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Last Updated: Tuesday, 9 October 2007, 16:58 GMT 17:58 UK
Jail for S Leone self-defence duo
Kamajor militia fighters
The Kamajor militia supported the government in the civil war
Sierra Leone's UN-backed war crimes court has jailed two ex-leaders of a pro-government militia during the war.

Moinina Fofana and Allieu Kondewa were given six and eight-year jail sentences to run from 2003 for offences including murder and cruel treatment.

The case has been controversial as some saw the Civil Defence Force (CDF) as defending civilians against rebels in the 10-year war that ended in 2002.

Some 50,000 people were killed and many more maimed and raped during the war.

Child soldiers

The CDF recruited traditional Kamajor hunter militias to fight rebel forces and was seen as defending civilians from the rebel fighters.

Before their conviction in August, Fofana and Kondewa had pleaded not guilty to eight counts of war crimes, crimes against humanity and serious violations of international humanitarian law.

CDF CONVICTIONS
Murder and violence (war crime): Both guilty
Violence to life and mental suffering (war crime): Both guilty
Pillage (war crime): Both guilty
Collective punishment (war crime): Both guilty
Murder (crime against humanity): Both acquitted
Inhumane acts (crime against humanity): Both acquitted
Acts of terrorism (war crime): Both acquitted
Recruiting child soldiers: Kondewa guilty; Fofana acquitted

The judgement detailed some of the crimes carried out by the pro-government militia.

These included an order to destroy an entire village and consider all people found there as rebels who must be killed.

Kondewa was also found guilty of the use of child soldiers. Fofana was acquitted on this count.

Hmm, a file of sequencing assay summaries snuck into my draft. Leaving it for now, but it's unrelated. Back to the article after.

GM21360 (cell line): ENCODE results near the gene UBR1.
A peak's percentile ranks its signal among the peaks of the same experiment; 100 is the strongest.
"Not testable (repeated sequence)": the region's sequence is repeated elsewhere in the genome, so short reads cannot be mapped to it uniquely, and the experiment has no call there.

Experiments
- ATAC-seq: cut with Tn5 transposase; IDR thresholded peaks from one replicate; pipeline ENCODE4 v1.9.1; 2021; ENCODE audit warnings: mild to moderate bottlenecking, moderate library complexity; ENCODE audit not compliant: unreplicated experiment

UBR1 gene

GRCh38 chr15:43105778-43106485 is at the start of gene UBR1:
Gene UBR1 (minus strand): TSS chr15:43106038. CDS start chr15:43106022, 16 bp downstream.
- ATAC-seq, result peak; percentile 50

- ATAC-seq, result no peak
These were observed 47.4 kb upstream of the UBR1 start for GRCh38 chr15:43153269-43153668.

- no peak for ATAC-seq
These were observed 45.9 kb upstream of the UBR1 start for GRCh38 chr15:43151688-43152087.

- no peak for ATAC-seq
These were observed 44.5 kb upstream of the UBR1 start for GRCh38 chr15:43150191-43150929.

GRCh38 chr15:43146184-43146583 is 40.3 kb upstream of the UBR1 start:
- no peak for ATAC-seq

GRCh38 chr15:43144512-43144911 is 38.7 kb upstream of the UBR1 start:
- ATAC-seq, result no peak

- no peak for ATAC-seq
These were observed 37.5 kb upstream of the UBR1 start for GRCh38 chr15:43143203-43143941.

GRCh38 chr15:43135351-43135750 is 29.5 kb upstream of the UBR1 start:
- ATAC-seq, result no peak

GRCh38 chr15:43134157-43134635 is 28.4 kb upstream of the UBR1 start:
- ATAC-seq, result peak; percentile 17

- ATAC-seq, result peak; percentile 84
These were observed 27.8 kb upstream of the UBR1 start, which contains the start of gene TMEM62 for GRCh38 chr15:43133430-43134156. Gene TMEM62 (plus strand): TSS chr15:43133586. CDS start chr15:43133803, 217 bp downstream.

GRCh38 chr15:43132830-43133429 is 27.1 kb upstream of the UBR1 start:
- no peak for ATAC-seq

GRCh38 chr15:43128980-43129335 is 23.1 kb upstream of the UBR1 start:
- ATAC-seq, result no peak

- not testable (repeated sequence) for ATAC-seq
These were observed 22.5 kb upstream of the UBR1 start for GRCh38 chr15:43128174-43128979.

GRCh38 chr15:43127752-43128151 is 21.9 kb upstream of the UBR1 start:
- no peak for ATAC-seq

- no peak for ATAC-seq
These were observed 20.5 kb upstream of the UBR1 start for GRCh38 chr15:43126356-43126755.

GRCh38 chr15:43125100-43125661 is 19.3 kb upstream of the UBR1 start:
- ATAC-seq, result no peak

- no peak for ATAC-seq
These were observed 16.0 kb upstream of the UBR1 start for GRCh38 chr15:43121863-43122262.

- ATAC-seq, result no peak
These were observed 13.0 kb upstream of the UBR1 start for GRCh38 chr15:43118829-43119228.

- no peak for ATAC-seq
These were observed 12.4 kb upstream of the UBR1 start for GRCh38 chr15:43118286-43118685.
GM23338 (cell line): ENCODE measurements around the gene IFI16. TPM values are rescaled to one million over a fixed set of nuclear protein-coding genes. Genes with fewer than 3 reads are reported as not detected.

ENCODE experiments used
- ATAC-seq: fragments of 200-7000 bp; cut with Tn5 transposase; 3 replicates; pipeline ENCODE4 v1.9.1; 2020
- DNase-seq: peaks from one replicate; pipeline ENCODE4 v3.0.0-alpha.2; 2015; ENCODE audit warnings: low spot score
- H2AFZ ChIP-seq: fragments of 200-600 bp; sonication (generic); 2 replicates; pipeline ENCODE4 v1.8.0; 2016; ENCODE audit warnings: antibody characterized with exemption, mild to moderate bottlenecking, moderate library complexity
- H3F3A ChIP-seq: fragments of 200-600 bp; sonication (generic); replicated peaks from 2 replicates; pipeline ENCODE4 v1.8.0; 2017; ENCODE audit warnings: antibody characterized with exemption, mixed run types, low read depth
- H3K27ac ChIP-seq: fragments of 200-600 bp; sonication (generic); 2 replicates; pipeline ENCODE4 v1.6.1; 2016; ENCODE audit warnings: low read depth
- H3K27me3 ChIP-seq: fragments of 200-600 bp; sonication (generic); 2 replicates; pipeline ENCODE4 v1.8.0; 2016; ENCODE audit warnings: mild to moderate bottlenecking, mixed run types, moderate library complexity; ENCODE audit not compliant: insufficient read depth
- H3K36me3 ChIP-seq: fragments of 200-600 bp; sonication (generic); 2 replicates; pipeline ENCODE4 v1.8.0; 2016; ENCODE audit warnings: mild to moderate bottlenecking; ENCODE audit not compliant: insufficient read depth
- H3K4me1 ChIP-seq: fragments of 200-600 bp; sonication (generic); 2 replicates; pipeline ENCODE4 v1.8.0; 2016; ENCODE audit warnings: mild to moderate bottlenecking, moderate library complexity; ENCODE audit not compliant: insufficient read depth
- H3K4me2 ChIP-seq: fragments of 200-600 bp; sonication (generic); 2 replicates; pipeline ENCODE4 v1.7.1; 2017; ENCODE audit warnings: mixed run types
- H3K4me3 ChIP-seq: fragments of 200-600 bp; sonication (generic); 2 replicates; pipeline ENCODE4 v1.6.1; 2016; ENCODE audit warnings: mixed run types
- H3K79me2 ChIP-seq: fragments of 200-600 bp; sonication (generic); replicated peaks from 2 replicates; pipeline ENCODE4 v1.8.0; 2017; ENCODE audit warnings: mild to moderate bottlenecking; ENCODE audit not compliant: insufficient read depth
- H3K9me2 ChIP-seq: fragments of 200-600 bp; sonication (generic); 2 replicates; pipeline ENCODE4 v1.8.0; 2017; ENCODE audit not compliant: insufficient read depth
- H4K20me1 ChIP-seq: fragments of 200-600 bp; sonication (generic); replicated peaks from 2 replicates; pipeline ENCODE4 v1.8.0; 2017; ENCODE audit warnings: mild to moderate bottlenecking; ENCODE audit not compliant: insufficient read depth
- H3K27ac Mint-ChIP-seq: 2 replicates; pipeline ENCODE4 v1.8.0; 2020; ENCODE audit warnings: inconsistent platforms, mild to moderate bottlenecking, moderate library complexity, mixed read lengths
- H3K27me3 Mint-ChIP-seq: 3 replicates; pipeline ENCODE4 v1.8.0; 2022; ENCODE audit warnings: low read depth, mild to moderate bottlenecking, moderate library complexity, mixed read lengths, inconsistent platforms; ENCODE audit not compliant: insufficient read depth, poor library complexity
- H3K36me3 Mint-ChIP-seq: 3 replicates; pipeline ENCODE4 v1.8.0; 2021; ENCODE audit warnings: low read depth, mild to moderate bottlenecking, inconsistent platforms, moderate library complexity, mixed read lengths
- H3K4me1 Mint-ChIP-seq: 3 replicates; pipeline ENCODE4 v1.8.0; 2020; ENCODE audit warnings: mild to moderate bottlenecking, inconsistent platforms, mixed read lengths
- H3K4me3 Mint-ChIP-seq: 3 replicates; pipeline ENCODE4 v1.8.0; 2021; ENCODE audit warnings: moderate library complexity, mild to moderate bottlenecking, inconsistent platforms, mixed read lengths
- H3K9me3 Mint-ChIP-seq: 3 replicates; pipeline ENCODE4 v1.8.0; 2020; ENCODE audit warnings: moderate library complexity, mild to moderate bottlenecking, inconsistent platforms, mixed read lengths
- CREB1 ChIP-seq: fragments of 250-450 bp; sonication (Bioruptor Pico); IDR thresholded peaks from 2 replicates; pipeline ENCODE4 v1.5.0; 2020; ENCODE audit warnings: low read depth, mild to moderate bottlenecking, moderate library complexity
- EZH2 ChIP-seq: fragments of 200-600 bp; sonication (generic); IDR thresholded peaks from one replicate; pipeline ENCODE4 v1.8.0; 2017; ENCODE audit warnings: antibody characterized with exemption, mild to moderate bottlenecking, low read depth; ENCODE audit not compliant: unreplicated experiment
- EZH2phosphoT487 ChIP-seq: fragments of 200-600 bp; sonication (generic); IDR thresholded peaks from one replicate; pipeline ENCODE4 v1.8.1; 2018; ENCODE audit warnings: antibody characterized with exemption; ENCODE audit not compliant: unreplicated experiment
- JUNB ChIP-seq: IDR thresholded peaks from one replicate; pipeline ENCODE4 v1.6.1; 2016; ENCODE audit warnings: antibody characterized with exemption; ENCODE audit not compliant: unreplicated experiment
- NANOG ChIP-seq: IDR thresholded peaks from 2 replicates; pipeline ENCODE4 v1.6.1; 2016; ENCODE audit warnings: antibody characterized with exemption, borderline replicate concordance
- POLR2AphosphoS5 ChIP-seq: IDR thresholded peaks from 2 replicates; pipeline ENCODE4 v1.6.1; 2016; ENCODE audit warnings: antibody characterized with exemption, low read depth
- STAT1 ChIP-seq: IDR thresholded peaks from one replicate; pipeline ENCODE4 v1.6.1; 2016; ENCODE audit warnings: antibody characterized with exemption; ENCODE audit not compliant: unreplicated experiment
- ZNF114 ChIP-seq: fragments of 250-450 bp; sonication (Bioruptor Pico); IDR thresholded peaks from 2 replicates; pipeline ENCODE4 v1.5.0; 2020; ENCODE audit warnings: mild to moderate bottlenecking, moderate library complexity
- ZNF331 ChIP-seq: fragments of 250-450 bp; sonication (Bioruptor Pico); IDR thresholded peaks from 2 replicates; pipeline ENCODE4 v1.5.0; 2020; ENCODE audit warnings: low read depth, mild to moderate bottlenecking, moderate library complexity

They were both acquitted on all counts of crimes against humanity and of acts of terrorism, considered a war crime.

Correspondents say many Sierra Leoneans see the CDF - also known as the Kamajor militia - as a force that fought for a noble cause, to defend the population against brutal rebel groups such as the Revolutionary United Front (RUF).

When the head of Kamajors, Sam Hinga Norman, was indicted four years ago there was public outcry. He has since died in custody.

The Special Court for Sierra Leone originally indicted a total of 13 people in connection with the war, including the former Liberian President Charles Taylor, who is accused of backing the rebels.

In July, it handed down its first sentences against three senior members of the Armed Forces Revolutionary Council, which toppled the government in 1997.

Alex Tamba Brima and Santigie Borbor Kanu were jailed for 50 years each, and Brima Kamara for 45 years.

Mr Taylor's trial is being conducted in The Hague because of fears that trying him in West Africa could jeopardise the new-found peace of Liberia and Sierra Leone.

Critics say the UN-backed court has been too slow in delivering justice to the people of Sierra Leone.

Three of those indicted, including RUF leader Foday Sankoh and Mr Hinga Norman, died before their verdicts were delivered.

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